13 But the angel said to him, Do not be afraid, Zechariah, for your prayer has been heard, and your wife Elizabeth will bear a son for you, and you will call his name John.
14 And it will be a joy and a gladness for you, and many will rejoice at his birth.
15 For he will be great before the Lord, and he should not drink wine or strong drink, and he will be filled with the Holy Spirit even from his mother’s womb.
16 And he will turn many of the sons of Israel to the Lord their God,
17 and he will go before him in the spirit and power of Elijah, to turn the hearts of fathers towards children, and the disobedient to the wisdom of the righteous, to make ready for the Lord a people prepared.
A couple of statements that I heard in church last week have stuck in my head (along with the tune of the little drummer boy, which I now can’t get rid of). The first was in a song by someone whose name I forget that was played during the collection—a ludicrous line about the little boy Jesus staring up at the stars and remembering how he had made them all. That was another reason to look at what John has to say about the creative logos.
The second statement was a standard true-meaning-of-Christmas one: it’s not about giving presents, etc., it’s about the gift of eternal life, or something along those lines—and after a rather stimulating sermon about the wretched shepherds we were invited to accept this gift of eternal life.
But if you read the first two chapters of Luke with anything like an open mind, it’s very difficult to see how you would reach the conclusion that the true-meaning-of-Christmas is the gift of eternal life. It’s not just that there is no actual reference to “eternal life” in the story. Luke is at great pains to interpret the events surrounding Jesus’ birth, and the interpretation runs in a quite different direction.
1. It’s worth noting, in the first place, that Zechariah and Elizabeth are described as “both righteous before God, walking blamelessly in all the commandments and requirements of the Lord” (Luke 1:6). No filthy rags here—and apparently no need for personal salvation.
2. John appears to be presented as a “Nazirite”, who abstains from “wine and strong drink” (cf. Num. 6:1-21). It may or may not be relevant, then, that the only actual Nazirite described in the Old Testament is Samson. Before his birth his mother is told by an angel that “she will become pregnant and bear a son”, who will be “sanctified”, and who “shall begin to save Israel from the hand of foreign occupiers” (Judg. 13:5 LXX).
3. It’s an obvious point to make, but the narrative implications easily get overlooked, and not only when we are in true-meaning-of-Christmas mode: the significance of John is not simply that he announces the imminent arrival of Jesus. His purpose is to prepare Israel for the coming of YHWH in judgment by initiating a movement of repentance. At the heart of Luke’s Christmas story is the question not of personal salvation but of Israel’s salvation.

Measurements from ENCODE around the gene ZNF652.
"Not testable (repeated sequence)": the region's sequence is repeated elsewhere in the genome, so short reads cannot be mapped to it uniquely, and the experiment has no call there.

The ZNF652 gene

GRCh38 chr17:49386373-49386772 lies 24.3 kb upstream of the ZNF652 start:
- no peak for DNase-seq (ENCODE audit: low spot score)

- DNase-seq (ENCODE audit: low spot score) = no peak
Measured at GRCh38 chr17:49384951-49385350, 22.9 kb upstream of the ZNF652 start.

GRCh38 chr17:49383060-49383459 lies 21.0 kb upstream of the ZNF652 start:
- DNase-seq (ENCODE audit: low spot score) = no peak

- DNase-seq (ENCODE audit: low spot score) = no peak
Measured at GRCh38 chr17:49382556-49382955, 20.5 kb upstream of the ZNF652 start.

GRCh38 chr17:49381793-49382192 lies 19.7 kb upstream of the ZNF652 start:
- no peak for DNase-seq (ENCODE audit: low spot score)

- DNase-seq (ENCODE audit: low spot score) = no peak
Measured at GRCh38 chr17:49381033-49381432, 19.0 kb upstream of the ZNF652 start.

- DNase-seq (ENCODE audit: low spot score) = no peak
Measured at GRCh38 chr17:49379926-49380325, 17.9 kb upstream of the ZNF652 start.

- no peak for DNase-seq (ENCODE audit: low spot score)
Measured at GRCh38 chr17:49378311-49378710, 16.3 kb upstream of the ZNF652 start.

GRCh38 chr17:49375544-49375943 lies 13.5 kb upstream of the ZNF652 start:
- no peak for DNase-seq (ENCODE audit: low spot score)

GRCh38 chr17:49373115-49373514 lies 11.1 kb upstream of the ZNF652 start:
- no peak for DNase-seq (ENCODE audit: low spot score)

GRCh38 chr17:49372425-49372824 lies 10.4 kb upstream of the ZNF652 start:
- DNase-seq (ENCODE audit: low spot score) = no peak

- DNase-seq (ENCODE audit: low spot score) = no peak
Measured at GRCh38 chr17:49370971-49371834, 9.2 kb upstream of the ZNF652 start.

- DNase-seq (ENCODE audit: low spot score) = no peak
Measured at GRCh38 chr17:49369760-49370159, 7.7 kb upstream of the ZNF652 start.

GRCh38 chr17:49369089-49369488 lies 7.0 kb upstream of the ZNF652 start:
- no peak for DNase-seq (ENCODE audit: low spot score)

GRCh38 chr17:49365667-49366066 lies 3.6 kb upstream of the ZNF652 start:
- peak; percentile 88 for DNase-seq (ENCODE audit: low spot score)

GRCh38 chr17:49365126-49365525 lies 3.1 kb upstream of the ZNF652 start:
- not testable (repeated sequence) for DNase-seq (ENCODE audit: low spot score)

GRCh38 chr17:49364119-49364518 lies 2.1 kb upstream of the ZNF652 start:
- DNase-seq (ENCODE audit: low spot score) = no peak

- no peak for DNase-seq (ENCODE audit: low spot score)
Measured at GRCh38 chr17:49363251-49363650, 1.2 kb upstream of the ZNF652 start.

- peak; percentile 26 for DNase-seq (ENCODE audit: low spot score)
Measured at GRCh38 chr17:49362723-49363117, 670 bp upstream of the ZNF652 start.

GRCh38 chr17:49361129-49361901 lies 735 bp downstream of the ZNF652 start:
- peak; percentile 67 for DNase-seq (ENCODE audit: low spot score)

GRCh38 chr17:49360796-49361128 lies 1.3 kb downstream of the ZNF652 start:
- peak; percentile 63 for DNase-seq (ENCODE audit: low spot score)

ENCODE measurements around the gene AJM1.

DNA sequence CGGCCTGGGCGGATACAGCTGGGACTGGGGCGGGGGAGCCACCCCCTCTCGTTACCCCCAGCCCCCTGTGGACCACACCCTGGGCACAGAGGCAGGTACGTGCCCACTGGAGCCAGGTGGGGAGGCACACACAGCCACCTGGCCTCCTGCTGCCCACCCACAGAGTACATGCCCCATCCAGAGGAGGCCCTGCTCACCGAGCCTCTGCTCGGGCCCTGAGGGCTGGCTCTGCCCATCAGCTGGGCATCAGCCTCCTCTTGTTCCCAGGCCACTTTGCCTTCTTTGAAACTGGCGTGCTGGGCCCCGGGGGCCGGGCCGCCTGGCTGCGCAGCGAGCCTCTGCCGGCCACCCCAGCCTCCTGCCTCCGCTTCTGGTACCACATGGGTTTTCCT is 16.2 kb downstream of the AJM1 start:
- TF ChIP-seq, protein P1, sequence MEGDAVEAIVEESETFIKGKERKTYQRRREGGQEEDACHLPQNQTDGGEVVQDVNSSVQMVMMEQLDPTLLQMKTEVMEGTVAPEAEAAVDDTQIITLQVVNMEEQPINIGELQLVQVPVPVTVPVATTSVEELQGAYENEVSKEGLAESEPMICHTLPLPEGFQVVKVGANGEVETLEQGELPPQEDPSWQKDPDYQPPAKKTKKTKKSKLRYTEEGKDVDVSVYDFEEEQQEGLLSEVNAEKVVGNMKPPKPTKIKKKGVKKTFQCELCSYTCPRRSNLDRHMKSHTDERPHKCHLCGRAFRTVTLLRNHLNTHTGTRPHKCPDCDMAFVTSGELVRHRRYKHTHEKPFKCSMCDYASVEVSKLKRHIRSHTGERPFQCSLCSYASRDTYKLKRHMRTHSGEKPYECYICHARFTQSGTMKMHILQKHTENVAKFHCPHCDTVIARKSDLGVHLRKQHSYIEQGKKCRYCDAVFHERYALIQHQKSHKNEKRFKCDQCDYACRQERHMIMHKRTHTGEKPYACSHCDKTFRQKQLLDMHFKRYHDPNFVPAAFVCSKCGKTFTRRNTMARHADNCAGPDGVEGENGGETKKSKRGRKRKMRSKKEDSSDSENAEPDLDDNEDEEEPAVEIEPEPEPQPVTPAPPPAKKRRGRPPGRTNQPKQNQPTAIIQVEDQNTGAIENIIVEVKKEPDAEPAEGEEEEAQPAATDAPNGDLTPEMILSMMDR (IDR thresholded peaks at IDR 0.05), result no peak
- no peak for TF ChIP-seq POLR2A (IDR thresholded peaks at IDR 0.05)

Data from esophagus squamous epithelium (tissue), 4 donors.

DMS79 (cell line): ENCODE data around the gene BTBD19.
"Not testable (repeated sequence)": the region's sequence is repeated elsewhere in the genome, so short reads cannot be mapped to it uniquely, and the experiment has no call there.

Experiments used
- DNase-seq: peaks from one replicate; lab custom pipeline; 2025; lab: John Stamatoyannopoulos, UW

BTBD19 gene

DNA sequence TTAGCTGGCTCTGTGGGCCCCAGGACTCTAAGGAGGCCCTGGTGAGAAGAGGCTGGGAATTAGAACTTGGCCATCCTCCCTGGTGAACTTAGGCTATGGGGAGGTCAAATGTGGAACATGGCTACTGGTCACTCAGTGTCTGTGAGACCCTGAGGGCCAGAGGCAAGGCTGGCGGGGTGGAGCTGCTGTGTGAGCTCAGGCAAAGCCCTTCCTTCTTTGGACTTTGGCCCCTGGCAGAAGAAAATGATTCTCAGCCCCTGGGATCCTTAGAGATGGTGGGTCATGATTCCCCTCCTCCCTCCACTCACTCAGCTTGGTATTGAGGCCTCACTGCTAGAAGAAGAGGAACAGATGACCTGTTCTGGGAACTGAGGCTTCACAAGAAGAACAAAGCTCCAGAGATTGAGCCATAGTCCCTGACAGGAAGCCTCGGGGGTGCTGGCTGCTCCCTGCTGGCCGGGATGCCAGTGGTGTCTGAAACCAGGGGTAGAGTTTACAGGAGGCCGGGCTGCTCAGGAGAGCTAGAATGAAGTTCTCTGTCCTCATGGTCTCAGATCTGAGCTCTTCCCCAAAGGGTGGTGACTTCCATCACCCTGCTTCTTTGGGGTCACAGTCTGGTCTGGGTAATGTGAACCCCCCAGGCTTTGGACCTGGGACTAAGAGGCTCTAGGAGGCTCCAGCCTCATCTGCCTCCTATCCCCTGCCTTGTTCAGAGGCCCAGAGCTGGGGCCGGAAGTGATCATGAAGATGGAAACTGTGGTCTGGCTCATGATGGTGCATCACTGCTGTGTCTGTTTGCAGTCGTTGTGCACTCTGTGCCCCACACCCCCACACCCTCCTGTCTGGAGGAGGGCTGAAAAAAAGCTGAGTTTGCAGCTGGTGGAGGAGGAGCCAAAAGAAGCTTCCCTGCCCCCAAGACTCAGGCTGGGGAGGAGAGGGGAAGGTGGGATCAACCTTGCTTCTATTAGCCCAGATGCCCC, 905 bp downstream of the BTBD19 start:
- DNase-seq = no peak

4. This is made abundantly clear by the detailed allusion to Malachi. A messenger is sent to Israel to prepare the way, but the day of YHWH’s coming will not be a pleasant one: “But who can endure the day of his coming, and who can stand when he appears?” (Mal. 3:1-2). The Christmas story is not one of unalloyed merriness. When this day comes “all the arrogant and all evildoers” in Israel will be burnt like stubble in an oven: “The day that is coming shall set them ablaze, says the Lord of hosts, so that it will leave them neither root nor branch” (4:1). It is this catastrophic judgment on unrighteous Israel that John has in mind when he says that the one coming after him will thresh the wheat of Israel and burn the chaff “with unquenchable fire” (Lk. 3:17).
5. Before this “great and terrible day of the Lord” the prophet Elijah will be sent to “turn the hearts of fathers to their children and the hearts of children to their fathers, lest I come and strike the land with a decree of utter destruction” (Mal. 4:5-6). The scenario is evoked quite intentionally by the angel.
6. So if we are to grasp the true meaning of Luke’s Christmas story, we must place squarely in front of us the crisis facing Israel: the coming of John is a sign to a disobedient people that they face destruction—not a final judgment or eternal torment in hell but a national catastrophe. Nothing has yet been said about the nature or form of salvation other than that it must begin with the turning of the “sons of Israel” to the Lord their God. But Malachi sees the coming day of destruction as an act of purification:
But who can endure the day of his coming, and who can stand when he appears? For he is like a refiner’s fire and like fullers’ soap. He will sit as a refiner and purifier of silver, and he will purify the sons of Levi and refine them like gold and silver, and they will bring offerings in righteousness to the Lord. Then the offering of Judah and Jerusalem will be pleasing to the Lord as in the days of old and as in former years. (Mal. 3:2-4)
Just as the coming judgment is conceived in national terms, so it is likely that, as in this passage, the coming salvation is conceived in national terms. This suggests that if there is a “gift” of Christmas, it is given specifically to Israel under foreign occupation; and, moreover, that any interest we today might have in it is only second hand: God gives the life of the age to come—the life that comes after judgment—to his people Israel, and that renewed and purified people will subsequently become a gift to the world.